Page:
Most helpful critical review
40 of 64 people found the following review helpful
on December 18, 2000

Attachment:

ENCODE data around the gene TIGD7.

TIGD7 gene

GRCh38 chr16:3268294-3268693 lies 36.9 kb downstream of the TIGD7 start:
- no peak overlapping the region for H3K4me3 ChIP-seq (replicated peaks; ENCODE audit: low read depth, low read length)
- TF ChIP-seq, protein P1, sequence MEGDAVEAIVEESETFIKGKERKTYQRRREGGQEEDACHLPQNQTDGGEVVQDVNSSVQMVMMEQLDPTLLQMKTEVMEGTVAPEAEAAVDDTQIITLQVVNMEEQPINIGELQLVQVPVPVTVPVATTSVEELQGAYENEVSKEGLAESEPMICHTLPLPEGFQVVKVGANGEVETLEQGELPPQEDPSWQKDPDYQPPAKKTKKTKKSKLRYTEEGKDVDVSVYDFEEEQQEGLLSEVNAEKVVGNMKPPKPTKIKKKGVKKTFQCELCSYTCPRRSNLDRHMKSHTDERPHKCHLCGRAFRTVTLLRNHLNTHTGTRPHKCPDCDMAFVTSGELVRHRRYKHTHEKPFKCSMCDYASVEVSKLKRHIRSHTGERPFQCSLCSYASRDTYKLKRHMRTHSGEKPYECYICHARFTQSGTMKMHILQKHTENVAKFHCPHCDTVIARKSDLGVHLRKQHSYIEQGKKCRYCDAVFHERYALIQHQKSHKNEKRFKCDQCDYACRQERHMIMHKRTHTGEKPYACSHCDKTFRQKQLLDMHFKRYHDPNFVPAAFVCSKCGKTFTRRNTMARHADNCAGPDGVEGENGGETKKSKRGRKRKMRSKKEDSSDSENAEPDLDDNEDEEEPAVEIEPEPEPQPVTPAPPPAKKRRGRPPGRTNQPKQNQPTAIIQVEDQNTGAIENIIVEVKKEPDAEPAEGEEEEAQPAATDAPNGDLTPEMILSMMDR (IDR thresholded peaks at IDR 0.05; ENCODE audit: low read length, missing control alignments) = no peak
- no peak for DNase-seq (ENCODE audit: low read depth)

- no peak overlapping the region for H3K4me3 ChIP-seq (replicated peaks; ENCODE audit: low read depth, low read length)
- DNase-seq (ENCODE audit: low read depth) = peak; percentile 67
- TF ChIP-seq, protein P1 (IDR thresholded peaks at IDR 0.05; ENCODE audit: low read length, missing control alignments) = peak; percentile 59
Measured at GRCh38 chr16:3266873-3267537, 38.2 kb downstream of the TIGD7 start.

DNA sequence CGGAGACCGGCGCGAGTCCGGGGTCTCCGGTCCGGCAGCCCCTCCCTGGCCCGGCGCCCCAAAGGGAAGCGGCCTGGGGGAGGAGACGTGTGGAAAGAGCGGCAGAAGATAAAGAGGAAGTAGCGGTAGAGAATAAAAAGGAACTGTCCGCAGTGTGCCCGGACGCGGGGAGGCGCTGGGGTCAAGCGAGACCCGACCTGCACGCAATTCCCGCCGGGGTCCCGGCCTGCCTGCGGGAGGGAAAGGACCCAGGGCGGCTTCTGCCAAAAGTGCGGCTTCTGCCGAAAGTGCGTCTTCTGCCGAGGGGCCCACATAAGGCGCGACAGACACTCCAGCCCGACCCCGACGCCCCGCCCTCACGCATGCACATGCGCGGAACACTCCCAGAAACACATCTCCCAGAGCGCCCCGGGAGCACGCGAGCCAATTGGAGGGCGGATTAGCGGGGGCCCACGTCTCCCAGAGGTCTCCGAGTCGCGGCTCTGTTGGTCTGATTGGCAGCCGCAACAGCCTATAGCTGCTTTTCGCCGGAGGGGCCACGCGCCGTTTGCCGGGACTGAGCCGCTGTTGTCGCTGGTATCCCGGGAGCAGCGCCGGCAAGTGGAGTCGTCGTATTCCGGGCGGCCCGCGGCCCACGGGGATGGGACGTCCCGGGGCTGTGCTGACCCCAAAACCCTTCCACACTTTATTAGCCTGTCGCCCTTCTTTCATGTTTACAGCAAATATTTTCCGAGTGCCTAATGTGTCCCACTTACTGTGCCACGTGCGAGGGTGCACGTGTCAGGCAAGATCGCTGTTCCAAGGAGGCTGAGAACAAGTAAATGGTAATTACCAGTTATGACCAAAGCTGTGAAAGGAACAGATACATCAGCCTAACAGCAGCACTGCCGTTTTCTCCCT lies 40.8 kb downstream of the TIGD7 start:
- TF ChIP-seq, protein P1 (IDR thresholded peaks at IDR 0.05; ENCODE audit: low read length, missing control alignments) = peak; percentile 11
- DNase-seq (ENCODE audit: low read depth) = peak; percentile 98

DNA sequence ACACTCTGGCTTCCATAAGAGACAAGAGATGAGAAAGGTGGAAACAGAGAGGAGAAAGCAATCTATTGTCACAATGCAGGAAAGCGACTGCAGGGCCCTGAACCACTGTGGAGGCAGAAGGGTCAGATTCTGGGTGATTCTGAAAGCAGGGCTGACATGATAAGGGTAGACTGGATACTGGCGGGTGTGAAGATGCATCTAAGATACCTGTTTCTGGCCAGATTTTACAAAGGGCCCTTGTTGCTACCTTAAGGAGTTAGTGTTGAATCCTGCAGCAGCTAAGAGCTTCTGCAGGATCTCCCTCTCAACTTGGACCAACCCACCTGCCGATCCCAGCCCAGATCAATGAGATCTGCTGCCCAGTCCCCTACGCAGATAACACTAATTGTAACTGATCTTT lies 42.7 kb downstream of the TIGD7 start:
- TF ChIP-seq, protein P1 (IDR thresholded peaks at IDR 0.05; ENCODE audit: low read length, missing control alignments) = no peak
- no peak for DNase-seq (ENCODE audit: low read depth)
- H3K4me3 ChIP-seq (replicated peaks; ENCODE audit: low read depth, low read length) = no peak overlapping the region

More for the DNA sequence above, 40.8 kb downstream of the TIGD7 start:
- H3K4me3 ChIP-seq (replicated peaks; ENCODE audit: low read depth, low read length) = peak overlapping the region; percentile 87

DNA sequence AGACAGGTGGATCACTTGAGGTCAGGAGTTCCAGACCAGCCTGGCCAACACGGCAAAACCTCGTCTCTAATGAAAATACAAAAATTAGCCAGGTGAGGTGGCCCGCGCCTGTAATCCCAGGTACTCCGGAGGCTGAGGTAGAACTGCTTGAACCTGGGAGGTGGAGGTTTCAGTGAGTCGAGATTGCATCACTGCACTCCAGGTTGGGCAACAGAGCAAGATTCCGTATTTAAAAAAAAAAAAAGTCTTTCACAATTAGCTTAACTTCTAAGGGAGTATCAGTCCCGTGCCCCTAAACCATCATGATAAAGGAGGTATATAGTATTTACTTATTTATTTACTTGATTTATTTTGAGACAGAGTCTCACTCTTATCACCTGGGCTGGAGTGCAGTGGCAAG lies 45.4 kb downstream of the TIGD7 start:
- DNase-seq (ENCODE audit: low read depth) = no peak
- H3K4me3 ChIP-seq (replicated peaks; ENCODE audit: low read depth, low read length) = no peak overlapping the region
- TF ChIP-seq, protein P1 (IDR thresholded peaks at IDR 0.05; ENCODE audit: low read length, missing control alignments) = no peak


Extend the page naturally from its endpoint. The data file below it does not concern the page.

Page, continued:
A rationalist must be intellectually "on guard" against both bunk and would-be de-bunkers. This should have been a much better book. * The author includes as evidence of superstition the well-known sports rituals such as bouncing the basketball a set number of times in a set pattern at the free throw line. He includes data on such practices in reporting the prevalence of superstition in sports, early and throughout the book. After 90 pages, he allows that "these personal rituals serve a number of valuable purposes and are not at all superstitions", citing the advantages of focus, the ritual becoming part of the context of the performance, the feedback, the value of visualization, etc. "Psychological research supports the importance of this strategy, and coaches often encourage athletes to develop a standard routine." But earlier, on page 28, he lists 14 actions labeled "Superstitions" that include "Standing in identical spot for free throw", an absolutely absurd labeling as superstition of something that is obvious common sense! (By my evaluation, 9 of the 14 "superstitions" unequivocally make good sense as psychological "anchors" or better.) * On page 90, he addresses what should have been addressed much earlier: "So when are they [routines] superstitious? A routine becomes superstitious when a particular action is given special, magical significance." He acknowledges "...it is often difficult to draw the line between superstition and useful preparation..." Yes indeed, as any sports psychologist would tell you, and why bother? But the problem is that the author has preceded this with 89 pages (and follows it with another hundred or so) of not making this distinction, or citing "data" on incidence of superstition that take no account of this distinction. How could Skinner's famous experiments, cited at length and with approval, possibly give data on the development of "superstition" in pigeons when the distinction cannot be based on "magical significance." Basketball players were not asked. * A bald non-scientific bias in his own position shows up early (page 27) when the author addresses datasets that show a positive correlation between "superstitious" acts (like free-throw rituals) and success. At this point in the book, the author has not yet acknowledged any possible non-magical value, so what is he to do with this data? A sports psychologist or coach would say it is not a superstition at all, but an "anchor", and use the data to show that it works; using a free-throw ritual improves success. But Vyse, because he has labeled all this "superstition", cannot dare to say that "superstition" leads to success. So he reverts to the only alternative when faced with a data correlation. He claims that the evidence shows not that "superstition breeds success" but rather that "success breeds superstition!" (See page 27, last line.) After the belated acknowledgment of the value of routine and rituals on page 90, he again reverts to his earlier position of no value. * Similar flawed data interpretations occur throughout the book. Some are (or at least could be) just a matter of industrial safety and prudence (not walking under ladders, pg. 48) or unpleasant associations (e.g. pg. 9) or interest in science fiction (pg. 16) or team cheers (pg. 29) or team socializing (pg. 197) or emotional state management by prayer or music (pg. 31). * A technical failure involves what should have been the most important lesson of the book, and probably still makes a worthwhile impression on readers, in spite of the fact that it is incorrectly explained. This involves the erroneous interpretation of the 2x2 outcome matrix to develop illusory correlations (page 116). * The Chapter 1 summary of sociological studies of religion and magic is excellent, and Chapter 3 on the relation between superstition and coincidence is good, and is a major aspect of the "problem" of superstition. But I would have noted that the ability of humans and other animals to recognize coincidence is part of intellect and provides the precursor of scientific work - this is the origin of hypotheses. Many of the laboratory tests cited (wherein psychologists use deception to victimize their sophomore students with frustrating tasks) that purport to show the emergence of "superstitious behavior" would show to me no more than tentatively held hypotheses and practical fuzzy logic, a subject that the author should have engaged. I see little difference between the emergence of "superstitious" behavior in Skinner's pigeons or frustrated sophomores and computer neural networks. * The treatment of expected utility theory (pp 188-195 and elsewhere) is inadequate, and obvious counter-examples to this economic "theory" are easily constructed. Throughout, the author should have distinguished not just between rational and irrational, but also arational. It is not until pg. 123 that he gives a definition of paranormal, and by it many of his previous accusations would be excluded. He admits the shortcomings of profiling a superstitious person but still presents the pseudo-scientific result (pg 55); it is largely meaningless. (And insulting - e.g., the superstitious person is female!) He makes much of an imagined distinction (pg 220 and elsewhere) between feeling "fortunate" (OK) and "lucky" (superstitious and not OK), an empty distinction not supported by thesaurus or dictionary. He fails to communicate the essential aspect of random coin tosses - they do not "even out" as he states (pg 100), rather the cumulative ratio of heads to tails only tends to approach (not reach) a limit value of 1. His call (pg 212) to teach critical thinking is welcome, but one could teach such a course using his book as a foil! * In summary, the book was worth reading, but to my disappointment I found I continually had to be "on guard" against flaws in logical inferences, prejudice in examining data, premature conclusions from small sample studies, implied guilt or innocence by association in lists, and manipulation by labeling - on guard against the same techniques used in claims of psychics, numerologists, astrologers, and herbal quacks.